Adults with disabilities have often been overlooked in public health surveys, data analyses, and health reports, making it difficult to improve awareness about their health status and existing disparities. Emerging data now show that individuals with disabilities, as a group, experience health disparities in routine public health arenas, such as health behaviors, clinical preventive services, and chronic conditions. For example, although they have higher rates of chronic diseases than the general population, adults with disabilities are significantly less likely to receive preventive care, including routine cancer screenings and dental cleanings, than are those without disabilities.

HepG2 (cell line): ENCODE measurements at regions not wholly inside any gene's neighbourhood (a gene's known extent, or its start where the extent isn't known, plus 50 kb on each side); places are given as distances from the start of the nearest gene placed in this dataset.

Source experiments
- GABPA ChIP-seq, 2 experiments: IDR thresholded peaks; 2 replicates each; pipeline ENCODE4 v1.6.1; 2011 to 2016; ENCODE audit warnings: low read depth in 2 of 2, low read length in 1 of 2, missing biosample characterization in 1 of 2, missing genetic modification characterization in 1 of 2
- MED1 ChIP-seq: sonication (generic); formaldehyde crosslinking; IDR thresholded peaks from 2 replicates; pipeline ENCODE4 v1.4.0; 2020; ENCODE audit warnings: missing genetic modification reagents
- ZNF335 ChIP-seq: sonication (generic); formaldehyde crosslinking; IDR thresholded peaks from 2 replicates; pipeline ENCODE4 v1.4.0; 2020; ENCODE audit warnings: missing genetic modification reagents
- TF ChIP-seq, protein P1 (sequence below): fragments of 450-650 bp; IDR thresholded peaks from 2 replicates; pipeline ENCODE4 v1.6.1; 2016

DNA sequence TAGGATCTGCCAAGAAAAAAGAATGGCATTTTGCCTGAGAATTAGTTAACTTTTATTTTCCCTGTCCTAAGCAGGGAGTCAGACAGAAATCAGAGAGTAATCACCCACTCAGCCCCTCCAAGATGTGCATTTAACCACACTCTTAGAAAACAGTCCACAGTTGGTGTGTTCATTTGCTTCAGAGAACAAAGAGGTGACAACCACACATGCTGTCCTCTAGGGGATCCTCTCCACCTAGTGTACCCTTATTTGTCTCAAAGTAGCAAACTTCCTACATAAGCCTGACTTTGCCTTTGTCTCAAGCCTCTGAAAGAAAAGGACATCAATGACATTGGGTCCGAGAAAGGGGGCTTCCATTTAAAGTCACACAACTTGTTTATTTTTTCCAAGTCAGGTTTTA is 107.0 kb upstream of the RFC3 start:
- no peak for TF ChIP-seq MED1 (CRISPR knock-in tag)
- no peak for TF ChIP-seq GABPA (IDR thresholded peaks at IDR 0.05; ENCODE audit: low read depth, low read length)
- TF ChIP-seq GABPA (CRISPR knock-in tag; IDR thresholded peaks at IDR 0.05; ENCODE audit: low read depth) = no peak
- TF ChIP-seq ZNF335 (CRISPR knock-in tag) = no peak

At the same time, adults with disabilities are more likely to engage in behaviors that place their health at risk, such as smoking and inadequate physical activity, and they are at increased risk for obesity and hypertension, as well as fall-related injuries and mood disorders, including depression.
Adults with disabilities are also four times as likely as those without disabilities to report their health to be fair or poor (40.3% vs 9.9%, respectively).
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Cite this: Arthur L. Caplan. Fast Five Quiz: Social Disparities in Healthcare - Medscape - Nov 24, 2020.